Macro Management Mode of Agriculture, National Food Security Mission and Rashtriya Krishi Vikas Yojana are few government initiatives to support wheat cultivation.

Victory day

(GS-I: History of the world will include events from 18th century such as industrial revolution, world wars, redrawing of national boundaries, colonization, decolonization, political philosophies like communism, capitalism, socialism etc.- their forms and effect on the society)

In News:

Every year, Russia celebrates Victory Day on May 9 to commemorate the Soviet Union’s victory over Germany’s Nazi forces in World War II.

What is Victory Day?

Victory Day marks the end of World War II and the victory of the Allied Forces in 1945.

Adolf Hitler had shot himself on April 30. On May 7, German troops surrendered, which was formally accepted the next day, and came into effect on May 9.

In most European countries, it is celebrated on May 8, and is called the Victory in Europe Day.

Why does Russia not celebrate Victory Day on the same date?

This is because the instrument of surrender signed on May 7 stipulated that all hostilities would cease at 23:01 Berlin Time on May 8 and, as time in Moscow was an hour ahead, this would push the ceasefire into May 9.

An initial document was signed in Reims, France on May 7.

But, Russia argued that some German troops considered the Reims instrument a surrender to the Western allies only and that fighting continued in eastern Europe, especially in Prague.

Therefore, Soviet Union demanded another signing.

A second surrender ceremony then took place in a manor on the outskirts of Berlin late on May 8, when it was already May 9 in Moscow.

Both texts stipulated that forces under German control were to cease operations at 11:01pm Berlin Time.

Therefore, in the eyes of the Soviet Union, the head of Germany’s armed forces surrendered personally to Joseph Stalin’s representative on May 9 and the instrument of surrender was signed in the early hours of that day.

Relevance of the day this year:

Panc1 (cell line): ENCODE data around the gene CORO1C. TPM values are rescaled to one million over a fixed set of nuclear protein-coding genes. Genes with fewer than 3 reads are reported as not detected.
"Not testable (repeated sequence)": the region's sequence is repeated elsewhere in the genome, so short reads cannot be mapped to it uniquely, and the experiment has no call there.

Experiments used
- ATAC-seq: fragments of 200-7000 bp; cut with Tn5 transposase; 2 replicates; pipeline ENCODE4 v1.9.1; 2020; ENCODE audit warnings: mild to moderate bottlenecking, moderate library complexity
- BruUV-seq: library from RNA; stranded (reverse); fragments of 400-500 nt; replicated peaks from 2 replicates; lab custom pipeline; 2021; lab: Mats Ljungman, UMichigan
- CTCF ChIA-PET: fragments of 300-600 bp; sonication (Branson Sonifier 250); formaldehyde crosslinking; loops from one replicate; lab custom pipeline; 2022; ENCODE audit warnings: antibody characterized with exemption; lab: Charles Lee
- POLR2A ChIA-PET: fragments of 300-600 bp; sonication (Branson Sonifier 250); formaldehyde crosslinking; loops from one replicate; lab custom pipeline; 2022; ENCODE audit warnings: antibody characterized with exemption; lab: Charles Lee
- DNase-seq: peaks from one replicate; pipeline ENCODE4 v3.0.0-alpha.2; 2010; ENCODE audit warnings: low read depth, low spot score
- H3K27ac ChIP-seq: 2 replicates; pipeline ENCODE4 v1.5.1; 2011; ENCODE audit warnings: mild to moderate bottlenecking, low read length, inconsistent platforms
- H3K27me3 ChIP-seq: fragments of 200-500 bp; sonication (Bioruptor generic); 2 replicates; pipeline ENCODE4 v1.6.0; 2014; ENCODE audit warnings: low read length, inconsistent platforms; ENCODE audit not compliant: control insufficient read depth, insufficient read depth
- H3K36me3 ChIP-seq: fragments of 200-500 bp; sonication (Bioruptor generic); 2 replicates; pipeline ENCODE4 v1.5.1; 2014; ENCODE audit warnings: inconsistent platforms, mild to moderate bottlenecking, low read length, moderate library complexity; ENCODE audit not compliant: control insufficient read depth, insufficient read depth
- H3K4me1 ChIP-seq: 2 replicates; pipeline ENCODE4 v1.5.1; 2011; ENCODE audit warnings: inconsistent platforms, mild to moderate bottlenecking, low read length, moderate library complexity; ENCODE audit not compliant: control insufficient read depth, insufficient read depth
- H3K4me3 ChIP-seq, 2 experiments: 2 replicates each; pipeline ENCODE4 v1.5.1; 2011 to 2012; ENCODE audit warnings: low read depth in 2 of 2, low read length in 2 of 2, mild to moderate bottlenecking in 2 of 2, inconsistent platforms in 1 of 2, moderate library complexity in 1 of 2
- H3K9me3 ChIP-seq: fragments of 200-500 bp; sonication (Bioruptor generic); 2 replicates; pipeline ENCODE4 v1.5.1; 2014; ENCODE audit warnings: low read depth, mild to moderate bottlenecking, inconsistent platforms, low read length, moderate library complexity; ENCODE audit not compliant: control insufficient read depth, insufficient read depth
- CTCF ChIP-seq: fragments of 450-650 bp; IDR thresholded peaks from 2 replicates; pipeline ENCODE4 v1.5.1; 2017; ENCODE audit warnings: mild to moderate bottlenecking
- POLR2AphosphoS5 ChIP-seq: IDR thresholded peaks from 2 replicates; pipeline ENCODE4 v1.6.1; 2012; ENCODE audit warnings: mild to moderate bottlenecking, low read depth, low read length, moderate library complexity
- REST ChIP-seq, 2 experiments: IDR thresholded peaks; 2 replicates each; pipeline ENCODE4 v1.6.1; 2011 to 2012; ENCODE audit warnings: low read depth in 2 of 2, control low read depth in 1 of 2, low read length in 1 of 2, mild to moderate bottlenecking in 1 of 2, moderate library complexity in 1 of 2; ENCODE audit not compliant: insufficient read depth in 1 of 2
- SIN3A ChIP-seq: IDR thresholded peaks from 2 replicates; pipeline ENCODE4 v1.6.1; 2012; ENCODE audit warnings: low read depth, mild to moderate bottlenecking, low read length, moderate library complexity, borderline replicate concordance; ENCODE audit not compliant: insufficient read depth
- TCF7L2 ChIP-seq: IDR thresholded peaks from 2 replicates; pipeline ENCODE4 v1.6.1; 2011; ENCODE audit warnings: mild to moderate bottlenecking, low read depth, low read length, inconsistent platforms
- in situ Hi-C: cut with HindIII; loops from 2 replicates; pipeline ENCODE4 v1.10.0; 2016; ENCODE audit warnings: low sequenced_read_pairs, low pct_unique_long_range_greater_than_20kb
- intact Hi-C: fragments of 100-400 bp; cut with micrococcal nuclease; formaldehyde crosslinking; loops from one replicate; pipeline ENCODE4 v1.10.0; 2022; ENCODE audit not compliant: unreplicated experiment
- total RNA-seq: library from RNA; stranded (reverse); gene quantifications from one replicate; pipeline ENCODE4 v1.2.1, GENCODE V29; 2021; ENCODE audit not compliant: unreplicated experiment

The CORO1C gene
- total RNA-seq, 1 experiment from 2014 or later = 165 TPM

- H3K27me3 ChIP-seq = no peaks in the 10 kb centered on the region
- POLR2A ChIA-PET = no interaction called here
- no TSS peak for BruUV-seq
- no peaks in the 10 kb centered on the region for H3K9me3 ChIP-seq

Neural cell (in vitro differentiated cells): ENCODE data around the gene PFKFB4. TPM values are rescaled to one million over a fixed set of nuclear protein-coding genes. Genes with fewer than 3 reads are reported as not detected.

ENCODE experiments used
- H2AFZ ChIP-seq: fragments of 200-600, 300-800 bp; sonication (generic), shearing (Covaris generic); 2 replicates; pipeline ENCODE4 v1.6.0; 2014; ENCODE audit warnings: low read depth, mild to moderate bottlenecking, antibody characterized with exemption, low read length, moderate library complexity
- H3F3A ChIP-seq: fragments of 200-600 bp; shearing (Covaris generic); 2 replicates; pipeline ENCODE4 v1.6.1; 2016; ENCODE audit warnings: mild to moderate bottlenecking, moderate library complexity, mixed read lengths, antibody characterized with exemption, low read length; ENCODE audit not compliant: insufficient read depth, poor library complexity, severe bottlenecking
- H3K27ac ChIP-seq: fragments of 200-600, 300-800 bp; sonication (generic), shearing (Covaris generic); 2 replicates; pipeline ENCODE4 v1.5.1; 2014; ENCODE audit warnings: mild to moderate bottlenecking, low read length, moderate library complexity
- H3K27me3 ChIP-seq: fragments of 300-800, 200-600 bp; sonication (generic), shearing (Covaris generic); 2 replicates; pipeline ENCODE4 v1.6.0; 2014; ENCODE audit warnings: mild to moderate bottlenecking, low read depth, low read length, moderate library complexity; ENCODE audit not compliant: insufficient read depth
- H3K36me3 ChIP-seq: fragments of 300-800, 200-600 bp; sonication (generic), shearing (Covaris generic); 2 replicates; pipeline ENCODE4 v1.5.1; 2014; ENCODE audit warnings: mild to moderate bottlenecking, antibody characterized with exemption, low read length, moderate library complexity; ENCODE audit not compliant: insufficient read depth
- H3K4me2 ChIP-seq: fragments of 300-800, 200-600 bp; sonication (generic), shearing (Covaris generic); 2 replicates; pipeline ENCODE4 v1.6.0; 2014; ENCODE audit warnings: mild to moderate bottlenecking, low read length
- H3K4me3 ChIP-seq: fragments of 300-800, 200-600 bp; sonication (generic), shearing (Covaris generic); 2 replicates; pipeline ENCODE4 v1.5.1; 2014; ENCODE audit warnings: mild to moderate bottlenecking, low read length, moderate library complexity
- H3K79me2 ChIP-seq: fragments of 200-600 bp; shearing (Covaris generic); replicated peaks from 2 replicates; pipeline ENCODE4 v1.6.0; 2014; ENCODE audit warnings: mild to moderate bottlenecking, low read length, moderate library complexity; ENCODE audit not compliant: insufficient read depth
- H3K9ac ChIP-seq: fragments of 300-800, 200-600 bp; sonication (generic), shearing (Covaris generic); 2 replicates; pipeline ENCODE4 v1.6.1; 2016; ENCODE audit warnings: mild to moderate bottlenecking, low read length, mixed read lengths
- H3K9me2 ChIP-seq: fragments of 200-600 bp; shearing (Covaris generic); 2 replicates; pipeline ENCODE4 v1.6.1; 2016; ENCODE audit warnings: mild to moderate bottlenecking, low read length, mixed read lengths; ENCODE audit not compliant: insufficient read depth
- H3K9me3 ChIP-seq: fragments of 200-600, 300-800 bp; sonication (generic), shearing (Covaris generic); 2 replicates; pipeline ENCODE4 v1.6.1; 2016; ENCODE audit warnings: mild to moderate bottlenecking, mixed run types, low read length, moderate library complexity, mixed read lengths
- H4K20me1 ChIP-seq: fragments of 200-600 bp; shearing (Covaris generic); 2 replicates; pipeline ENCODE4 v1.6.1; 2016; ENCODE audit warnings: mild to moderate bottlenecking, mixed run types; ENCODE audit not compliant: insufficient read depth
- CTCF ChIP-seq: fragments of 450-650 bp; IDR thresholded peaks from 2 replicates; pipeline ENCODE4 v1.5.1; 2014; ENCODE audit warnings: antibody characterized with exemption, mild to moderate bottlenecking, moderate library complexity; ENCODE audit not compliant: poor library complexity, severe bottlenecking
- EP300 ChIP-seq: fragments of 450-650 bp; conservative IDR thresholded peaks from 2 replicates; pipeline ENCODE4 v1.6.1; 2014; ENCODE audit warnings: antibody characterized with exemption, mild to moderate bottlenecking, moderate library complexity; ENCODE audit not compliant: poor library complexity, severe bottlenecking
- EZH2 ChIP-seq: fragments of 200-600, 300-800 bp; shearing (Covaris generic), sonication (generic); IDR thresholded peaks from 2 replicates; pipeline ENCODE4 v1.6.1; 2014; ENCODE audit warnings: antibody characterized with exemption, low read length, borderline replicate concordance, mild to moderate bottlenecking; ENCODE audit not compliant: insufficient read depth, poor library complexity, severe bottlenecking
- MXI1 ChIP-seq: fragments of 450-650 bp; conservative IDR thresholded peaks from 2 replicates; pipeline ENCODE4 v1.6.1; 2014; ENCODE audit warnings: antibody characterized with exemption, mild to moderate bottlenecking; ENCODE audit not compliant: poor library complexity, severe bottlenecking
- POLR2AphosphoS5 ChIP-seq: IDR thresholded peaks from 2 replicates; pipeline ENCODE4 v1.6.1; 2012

In this year’s speech, Russian President Vladimir Putin described the “denazification” of Ukraine as one of the main aims of his “special military operation” in the country.

The choice of words followed by the Kremlin is similar to USSR’s stand against Nazism in World War II.

The parallels drawn with the Second World War are one of the major reasons why speculations around Russia’s actions on Victory Day 2022 keep growing.

Delhi’s new startup policy

(GS-II: Government policies and issues arising out of their implementation)

In News:

Delhi Cabinet has passed an ambitious Delhi Startup Policy.

Highlights and components of the policy:

Entrepreneurship classes and a “Business Blasters Program” would be introduced at the college level, and the Delhi Government would support college students working on business ideas in every possible way.

Delhi government will help startups get collateral-free loans which will be interest-free for a year.

Delhi government will empanel CAs, lawyers and experts to aid startups for free; their service charges will be borne by the government.

Students building startups while studying in Delhi government colleges will be able to seek 1-2 years of leave.


Three committees will be set up for the implementation and governance of the policy:

The Startup Policy Monitoring Committee: It will be headed by the Finance Minister of the Delhi Government. It will have members from educational institutions and the private sector.

Startup Task Force.

A Nodal Agency.

Idea behind the startup policy:

The state government intends to encourage, facilitate and support 15,000 startups by 2030 under the Delhi Startup Policy.

The project aims at creating entrepreneurs and business leaders out of the Delhi youth.

Delhi as a startup hub:

Delhi, in 2022, overtook Bengaluru to become the startup capital of India.

According to Economic Survey 2021-22, over 5,000 recognised startups were added in Delhi between April 2019 and December 2021, while 4,514 startups were added in Bengaluru.